It's similar to what a friend told me soon after: perhaps he might have done more harm to someone else if he had not hit our van that day.

I cannot speak on the subject. For months after that accident I prayed for the motorcyclist's soul, and I prayed for his family. That was all I could do with what I felt, offer it up for someone's good.

Because God brought good out of that experience for me. As I explained to my kids during our emotional discussion, I never was angry with God that I got hurt that day. If anything, I was too profoundly grateful that my children were safe to be angry. I felt strongly then, and I feel passionately now, that God's angels wrapped my children up in His protection. And I thank God. I thank God.

And my injuries were meant for my good. God taught me compassion, gratitude and empathy through that painful experience. In my life I have always felt guilty. Why am I so blessed when others suffer so terribly? I was given a little suffering that day - though not comparable to what so many in this world experience - and God turned it into good, into charity.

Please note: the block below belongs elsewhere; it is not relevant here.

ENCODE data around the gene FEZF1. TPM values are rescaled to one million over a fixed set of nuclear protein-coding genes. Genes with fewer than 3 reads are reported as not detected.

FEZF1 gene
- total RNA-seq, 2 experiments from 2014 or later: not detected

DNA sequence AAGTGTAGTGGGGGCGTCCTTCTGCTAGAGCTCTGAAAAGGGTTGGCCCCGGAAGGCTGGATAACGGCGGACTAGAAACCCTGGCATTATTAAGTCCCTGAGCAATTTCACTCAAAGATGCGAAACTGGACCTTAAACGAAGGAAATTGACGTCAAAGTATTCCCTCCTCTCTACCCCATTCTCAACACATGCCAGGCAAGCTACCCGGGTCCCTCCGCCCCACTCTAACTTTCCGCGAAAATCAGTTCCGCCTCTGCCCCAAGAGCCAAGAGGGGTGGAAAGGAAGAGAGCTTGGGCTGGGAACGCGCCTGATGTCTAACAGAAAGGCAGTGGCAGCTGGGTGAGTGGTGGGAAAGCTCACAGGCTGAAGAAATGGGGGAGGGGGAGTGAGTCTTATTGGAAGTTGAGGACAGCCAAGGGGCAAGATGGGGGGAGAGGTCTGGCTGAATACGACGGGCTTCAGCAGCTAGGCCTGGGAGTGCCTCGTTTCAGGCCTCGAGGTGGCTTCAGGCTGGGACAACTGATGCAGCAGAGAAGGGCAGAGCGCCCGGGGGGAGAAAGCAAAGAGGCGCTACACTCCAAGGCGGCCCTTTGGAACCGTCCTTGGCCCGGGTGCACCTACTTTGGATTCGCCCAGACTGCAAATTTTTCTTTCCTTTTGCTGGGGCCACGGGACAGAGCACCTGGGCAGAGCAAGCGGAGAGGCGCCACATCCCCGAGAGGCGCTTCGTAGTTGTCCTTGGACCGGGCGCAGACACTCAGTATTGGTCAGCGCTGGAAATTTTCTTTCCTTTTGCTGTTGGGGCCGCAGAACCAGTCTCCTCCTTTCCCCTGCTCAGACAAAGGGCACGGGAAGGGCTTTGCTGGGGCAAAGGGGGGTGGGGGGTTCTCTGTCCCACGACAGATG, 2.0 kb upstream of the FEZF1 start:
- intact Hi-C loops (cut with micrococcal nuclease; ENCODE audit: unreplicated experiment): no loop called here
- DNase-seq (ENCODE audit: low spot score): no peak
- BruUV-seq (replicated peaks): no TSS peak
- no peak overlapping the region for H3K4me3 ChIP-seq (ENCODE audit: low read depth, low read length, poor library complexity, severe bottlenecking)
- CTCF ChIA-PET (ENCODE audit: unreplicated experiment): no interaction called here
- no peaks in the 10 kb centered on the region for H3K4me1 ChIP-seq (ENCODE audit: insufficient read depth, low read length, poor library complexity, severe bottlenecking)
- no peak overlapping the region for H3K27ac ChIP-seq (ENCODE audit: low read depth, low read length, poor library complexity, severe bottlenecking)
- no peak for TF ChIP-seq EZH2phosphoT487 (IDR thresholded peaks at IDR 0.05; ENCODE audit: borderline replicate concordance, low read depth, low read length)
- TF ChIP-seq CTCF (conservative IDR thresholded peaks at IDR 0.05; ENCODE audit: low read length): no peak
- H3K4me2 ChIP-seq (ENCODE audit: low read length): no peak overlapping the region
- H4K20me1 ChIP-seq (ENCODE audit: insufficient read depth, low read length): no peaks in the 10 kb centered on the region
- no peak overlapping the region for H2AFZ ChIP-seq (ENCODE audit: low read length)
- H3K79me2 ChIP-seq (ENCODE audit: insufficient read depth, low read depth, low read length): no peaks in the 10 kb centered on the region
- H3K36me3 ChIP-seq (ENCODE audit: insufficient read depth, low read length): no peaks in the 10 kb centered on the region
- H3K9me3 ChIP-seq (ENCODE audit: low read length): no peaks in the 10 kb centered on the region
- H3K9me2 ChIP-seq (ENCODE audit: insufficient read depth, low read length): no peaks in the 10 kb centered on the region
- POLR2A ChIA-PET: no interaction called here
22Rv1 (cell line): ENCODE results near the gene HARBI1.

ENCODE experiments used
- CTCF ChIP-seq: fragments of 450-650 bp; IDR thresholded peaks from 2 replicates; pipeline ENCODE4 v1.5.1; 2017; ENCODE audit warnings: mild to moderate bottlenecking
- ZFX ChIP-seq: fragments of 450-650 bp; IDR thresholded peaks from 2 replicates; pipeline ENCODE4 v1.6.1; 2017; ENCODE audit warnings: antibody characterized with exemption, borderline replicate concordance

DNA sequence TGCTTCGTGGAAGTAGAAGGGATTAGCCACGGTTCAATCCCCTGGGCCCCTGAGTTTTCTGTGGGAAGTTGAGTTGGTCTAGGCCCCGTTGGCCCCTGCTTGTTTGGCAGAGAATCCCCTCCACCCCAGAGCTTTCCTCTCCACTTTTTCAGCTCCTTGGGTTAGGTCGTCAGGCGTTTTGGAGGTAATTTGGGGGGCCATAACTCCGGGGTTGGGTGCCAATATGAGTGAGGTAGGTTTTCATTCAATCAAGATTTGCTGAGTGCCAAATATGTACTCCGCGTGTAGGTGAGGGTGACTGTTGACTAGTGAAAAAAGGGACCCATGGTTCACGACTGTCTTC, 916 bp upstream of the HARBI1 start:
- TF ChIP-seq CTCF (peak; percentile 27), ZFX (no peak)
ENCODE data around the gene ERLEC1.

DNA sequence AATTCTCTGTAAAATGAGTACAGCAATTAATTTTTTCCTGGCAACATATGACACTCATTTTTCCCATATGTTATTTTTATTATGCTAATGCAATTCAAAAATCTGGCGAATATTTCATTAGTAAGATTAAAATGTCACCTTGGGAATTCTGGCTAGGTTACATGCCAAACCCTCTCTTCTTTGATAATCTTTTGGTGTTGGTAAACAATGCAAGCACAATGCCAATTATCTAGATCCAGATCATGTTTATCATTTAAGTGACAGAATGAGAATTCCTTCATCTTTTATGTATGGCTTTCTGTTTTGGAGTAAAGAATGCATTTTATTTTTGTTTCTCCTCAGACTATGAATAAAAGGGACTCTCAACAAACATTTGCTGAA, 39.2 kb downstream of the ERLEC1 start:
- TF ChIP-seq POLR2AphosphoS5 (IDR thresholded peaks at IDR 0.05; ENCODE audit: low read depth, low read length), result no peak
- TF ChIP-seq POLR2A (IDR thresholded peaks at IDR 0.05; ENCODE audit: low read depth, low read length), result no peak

This is the meaning of suffering in part for me, that we use it for another's good if we can. This is why women who have had abortions lead support groups for others who have experienced its spiritual, emotional and mental agony. This is why former prostitutes hit the streets to rescue other girls; only they can truly understand and evangelize. This is why parents who have lost children to terminal illness set up foundations in their honor to research and fight disease.

And though it is perhaps little by comparison, I prayed.

Friday, February 12, 2016

God speaks